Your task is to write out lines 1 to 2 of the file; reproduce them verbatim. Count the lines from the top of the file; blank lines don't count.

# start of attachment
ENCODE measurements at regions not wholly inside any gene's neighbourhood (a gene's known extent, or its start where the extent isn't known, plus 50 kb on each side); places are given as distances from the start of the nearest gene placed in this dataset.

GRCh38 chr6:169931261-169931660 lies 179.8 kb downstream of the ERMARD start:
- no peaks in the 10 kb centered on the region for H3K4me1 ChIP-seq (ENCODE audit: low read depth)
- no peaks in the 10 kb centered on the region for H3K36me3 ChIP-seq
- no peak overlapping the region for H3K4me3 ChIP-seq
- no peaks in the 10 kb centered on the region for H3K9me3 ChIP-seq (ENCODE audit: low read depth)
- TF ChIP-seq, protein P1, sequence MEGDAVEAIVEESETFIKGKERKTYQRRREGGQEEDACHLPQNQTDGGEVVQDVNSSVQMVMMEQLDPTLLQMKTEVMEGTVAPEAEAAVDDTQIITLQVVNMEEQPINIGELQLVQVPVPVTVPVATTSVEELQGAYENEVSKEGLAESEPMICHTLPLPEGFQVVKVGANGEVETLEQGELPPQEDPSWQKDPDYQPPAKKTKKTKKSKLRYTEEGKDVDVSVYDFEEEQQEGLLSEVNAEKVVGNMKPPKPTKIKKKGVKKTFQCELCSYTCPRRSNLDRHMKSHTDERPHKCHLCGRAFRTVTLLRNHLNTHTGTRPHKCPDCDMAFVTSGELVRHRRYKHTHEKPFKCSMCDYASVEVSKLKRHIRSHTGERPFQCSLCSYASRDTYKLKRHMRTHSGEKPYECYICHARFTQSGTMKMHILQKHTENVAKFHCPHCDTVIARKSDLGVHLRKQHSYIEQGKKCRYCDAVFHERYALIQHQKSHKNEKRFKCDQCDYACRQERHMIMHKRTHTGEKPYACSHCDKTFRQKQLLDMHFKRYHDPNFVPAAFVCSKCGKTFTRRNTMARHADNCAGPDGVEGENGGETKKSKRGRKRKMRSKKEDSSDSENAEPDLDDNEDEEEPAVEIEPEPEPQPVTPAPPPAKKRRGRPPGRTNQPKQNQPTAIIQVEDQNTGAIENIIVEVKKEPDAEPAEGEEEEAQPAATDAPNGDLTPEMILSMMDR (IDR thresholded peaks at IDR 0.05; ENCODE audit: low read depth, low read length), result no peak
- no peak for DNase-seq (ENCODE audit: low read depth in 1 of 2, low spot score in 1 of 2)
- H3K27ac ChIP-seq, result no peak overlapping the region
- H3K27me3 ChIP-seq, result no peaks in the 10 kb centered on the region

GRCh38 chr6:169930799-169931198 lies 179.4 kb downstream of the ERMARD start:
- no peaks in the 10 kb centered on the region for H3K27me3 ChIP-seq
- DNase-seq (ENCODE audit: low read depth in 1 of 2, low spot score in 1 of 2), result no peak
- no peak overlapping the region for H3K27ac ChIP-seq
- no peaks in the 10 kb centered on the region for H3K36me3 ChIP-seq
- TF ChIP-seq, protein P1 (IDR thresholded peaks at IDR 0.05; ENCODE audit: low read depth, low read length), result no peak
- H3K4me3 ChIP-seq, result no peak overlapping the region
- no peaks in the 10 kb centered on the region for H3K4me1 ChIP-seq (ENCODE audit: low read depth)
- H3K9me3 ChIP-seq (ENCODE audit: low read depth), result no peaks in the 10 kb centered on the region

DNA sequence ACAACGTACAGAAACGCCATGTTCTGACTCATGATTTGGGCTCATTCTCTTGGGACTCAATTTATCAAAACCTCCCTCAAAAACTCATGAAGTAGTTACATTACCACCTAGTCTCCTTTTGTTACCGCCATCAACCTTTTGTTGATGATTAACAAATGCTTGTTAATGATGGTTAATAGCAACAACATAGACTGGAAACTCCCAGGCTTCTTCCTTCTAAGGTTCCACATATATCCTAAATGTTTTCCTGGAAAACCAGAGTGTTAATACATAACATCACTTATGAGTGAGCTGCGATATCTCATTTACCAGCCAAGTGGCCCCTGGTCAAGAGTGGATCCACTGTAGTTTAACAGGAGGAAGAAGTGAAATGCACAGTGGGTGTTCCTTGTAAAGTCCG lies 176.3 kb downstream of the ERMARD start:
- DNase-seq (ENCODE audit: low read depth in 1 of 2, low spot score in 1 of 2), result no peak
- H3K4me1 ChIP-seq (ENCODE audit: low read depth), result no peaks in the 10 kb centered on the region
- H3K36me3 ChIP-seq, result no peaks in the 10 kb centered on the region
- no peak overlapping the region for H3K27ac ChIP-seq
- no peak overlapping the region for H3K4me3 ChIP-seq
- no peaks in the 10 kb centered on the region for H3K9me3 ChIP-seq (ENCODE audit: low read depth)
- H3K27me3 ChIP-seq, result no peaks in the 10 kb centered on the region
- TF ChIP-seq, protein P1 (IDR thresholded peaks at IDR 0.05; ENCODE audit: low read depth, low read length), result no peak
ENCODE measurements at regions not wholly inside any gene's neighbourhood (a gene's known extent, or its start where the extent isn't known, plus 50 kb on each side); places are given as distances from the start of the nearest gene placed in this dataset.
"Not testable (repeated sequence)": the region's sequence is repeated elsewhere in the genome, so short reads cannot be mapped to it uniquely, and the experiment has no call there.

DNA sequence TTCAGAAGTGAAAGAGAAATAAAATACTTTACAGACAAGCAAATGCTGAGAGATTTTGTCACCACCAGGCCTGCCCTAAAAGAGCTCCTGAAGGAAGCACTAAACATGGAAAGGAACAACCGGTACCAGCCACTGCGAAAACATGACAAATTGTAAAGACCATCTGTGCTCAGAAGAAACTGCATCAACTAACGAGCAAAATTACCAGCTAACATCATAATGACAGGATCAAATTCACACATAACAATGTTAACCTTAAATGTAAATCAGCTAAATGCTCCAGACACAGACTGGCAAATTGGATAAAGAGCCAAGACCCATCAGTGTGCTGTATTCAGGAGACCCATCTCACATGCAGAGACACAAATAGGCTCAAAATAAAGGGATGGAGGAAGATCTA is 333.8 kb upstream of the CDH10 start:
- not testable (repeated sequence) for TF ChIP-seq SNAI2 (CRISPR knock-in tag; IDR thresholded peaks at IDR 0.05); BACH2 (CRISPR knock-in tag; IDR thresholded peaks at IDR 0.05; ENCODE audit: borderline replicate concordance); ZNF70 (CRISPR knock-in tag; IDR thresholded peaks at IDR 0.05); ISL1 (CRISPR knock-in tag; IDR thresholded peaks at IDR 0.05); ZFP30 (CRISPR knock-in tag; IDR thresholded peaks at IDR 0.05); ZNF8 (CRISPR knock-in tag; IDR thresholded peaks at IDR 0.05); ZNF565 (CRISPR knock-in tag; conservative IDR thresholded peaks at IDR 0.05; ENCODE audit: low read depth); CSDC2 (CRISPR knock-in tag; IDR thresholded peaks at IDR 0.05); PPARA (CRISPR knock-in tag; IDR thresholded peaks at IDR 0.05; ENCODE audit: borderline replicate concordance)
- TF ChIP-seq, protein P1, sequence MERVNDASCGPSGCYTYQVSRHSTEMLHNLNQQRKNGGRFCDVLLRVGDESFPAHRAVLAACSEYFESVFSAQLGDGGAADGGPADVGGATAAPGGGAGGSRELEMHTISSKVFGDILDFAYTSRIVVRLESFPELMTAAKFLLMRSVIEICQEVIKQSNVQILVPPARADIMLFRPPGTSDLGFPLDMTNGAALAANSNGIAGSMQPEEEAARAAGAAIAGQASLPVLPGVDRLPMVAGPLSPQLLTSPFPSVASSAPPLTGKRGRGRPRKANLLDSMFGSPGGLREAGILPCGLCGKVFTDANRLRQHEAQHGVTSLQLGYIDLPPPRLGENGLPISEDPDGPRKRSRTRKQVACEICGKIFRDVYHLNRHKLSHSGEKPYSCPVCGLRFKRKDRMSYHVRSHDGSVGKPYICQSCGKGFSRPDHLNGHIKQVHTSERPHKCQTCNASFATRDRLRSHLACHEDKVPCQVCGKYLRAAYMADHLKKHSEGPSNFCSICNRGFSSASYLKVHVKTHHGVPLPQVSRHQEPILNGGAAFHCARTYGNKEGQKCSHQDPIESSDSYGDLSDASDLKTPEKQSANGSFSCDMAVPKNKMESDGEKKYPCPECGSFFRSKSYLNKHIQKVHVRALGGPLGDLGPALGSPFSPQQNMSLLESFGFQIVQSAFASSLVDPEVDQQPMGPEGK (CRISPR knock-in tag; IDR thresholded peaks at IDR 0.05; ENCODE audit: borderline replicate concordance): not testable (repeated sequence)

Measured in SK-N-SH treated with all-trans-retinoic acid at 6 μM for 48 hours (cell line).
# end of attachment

ENCODE measurements at regions not wholly inside any gene's neighbourhood (a gene's known extent, or its start where the extent isn't known, plus 50 kb on each side); places are given as distances from the start of the nearest gene placed in this dataset.

GRCh38 chr6:169931261-169931660 lies 179.8 kb downstream of the ERMARD start: